Standout Reads of 2011

Once again these are the books that stood out for me among those I read this past year. They were not necessarily published in 2011; many of them appeared decades ago, in fact.

 

Fiction

  • Native, by William Haywood Henderson. Henderson’s gorgeous, delicate, but also ripping first novel explores some themes similar to those in “Brokeback Mountain.” This novel came out several years earlier. And it’s better, IMO. Not that there isn’t room for lots of this kind of thing in a big state like Wyoming. 
  • The Sojourn, by Andrew Krivak. So many American novels are about personal anomie, with characters suffering from what the DSM-III used to call schizoid personality disorder. I’m left wondering, why should I care about characters who don’t care? This main character has every reason to be in this situation. He’s an immigrant three times over, having come to America, returned to Austria, and ultimately coming back to America. That is to say, he has no home. Yet, he fights for the Habsburgs in WWI, among so many tribal groups it’s hard to say why they’re fighting. It’s a time in history when close personal bonds are not always present. However, there is no narrative distance in this story. Great trick, Krivak.
  • City of Light, by Lauren Belfer. A little soapboxy, or a lot, at times, but so interesting in terms of the industrialization of electricity and the social movements it either spawned or was coincident with. Take a trip to Buffalo, which once, like Pittsburgh, had a shot at being one of the centers of wannabe old-money American society (ie, robber barons aping blue-bloods…the ridiculousness goes on and on, but it’s worth reading about). What keeps this book out of mere book club classification is Belfer’s refusal to give her heroine a neat ending. She doesn’t wind up unhappy, exactly, but it’s a tough time in history to be a woman and there’s no real way out of that.
  • Collected Stories of Frank O’Connor. Yeah, should have read these a long time ago. Thanks to author Thomas Powers for pointing this out after I mentioned a book of his in my blog last year.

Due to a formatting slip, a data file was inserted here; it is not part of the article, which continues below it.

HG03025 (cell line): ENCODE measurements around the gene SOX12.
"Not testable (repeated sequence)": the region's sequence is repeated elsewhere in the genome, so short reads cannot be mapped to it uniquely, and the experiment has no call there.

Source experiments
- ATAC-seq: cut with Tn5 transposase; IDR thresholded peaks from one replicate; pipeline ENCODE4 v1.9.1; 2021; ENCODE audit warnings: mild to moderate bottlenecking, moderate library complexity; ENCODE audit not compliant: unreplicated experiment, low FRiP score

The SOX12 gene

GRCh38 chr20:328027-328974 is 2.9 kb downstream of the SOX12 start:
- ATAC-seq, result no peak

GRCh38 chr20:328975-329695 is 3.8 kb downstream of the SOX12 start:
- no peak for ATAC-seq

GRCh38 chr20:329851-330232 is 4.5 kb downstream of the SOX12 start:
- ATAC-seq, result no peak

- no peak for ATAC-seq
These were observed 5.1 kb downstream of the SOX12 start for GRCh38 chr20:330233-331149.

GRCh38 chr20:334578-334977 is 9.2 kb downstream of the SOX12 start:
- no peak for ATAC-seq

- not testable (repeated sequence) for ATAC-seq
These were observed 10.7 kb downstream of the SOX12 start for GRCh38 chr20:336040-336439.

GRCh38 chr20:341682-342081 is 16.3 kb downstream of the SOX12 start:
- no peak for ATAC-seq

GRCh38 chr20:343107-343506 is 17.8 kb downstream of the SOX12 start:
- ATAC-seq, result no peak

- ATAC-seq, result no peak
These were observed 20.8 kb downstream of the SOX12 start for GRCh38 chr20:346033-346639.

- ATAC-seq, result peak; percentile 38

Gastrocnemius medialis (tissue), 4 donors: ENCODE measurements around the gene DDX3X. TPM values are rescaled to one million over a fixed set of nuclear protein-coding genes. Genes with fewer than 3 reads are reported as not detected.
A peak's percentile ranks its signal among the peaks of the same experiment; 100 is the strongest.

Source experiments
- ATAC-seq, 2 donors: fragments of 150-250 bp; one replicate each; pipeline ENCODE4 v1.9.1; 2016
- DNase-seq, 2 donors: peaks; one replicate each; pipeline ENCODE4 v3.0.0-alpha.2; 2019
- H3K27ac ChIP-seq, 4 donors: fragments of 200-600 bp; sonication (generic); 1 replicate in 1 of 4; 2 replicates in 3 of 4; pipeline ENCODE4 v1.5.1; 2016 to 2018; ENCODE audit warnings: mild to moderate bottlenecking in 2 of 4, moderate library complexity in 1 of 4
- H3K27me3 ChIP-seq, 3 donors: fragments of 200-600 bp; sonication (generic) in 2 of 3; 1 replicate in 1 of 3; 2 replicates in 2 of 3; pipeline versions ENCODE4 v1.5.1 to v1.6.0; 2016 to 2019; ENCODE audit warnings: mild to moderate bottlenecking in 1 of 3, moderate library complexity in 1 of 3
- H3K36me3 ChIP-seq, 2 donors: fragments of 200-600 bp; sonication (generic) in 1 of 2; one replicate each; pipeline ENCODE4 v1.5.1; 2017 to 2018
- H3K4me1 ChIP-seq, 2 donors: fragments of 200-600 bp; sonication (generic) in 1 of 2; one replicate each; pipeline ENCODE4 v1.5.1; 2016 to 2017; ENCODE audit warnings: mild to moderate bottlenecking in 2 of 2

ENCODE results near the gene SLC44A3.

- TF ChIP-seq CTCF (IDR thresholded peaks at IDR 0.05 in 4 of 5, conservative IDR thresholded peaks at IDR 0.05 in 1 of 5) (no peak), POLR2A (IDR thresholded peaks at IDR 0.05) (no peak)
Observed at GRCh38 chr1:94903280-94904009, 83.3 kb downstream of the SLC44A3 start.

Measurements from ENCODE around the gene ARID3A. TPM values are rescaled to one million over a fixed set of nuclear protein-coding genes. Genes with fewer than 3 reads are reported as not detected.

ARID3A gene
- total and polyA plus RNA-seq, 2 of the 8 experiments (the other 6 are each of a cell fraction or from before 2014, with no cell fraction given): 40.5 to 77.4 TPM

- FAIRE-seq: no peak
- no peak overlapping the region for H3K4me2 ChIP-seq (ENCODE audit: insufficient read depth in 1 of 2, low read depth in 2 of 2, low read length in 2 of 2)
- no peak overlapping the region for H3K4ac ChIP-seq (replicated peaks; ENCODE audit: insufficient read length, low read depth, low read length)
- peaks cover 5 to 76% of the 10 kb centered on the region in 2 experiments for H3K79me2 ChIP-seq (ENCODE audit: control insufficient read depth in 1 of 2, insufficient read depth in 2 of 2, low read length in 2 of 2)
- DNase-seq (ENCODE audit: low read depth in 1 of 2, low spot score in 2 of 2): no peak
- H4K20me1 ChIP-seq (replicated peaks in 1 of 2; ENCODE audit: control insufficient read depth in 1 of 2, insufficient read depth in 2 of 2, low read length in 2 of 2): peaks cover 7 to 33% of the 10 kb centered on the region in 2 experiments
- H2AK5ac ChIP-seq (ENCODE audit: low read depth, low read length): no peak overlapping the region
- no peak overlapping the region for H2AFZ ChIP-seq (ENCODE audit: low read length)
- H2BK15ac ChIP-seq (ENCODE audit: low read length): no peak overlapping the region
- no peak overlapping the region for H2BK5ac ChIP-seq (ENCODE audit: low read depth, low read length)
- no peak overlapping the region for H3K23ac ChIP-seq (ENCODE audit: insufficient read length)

• Collected Stories of Wallace Stegner. I’ve read lots of Stegner’s longer works, but am only now working through the stories.
  • The Ice Trilogy by Vladimir Sorokin. Actually I’m not sure I liked this one, but I recommend it so someone else will have suffered.
  • The Good Son, by Michael Gruber. I recommend anything by Gruber, no matter what’s wrong with it. His books are so interesting and engrossing that you come away satisfied even if the plot made no sense or the characters were slightly impossible. They’re supposed to be thrillers, but he takes his time building place and character, and it’s always worth it. His writing is pretty high-quality. Every once in a while, it’s as if he says to himself, oh, crap, I’m supposed to be writing a thriller, better stick in a sex scene on a kitchen counter. And so you have this awkward sex scene on a kitchen counter (nothing against kitchen sex, just awkward kitchen sex). In the end, though, you learn so much about whatever it is he’s writing about, plus the setting, that you don’t care. Okay, I don’t. The Good Son is about Afghanistan.
  • Sworn Before Cranes, by Merrill Gilfillan. I went back to this book after reading Great Plains (see below), to see if I liked it as much as I remembered. I had initially reviewed it for the Boulder Daily Camera backimage in the 90s. Yeah, baby, it’s still beautiful. This may be one of the most under-noted and –appreciated story collections of the last century. Maybe that’s because they’re almost more like long prose poems than stories. Today, this form would be welcomed, perhaps even elevated over a conventional story. But then it was fairly radical to call this a short story. James Galvin’s novel-or-whatever-it-was, The Meadow, was out, and people were excited, but they weren’t sure what to do. What I like about Sworn before Cranes is the way he’s unafraid to delight in what he sees down in the pockets and folds in the plains. He’s a magic man. Where Frazier is at pains to show the braided glory and seaminess surrounding Native Americans since the Conquest, Gilfillan as a poet and naturalists has interests in sound and imagery. It’s good to read them both in the same year.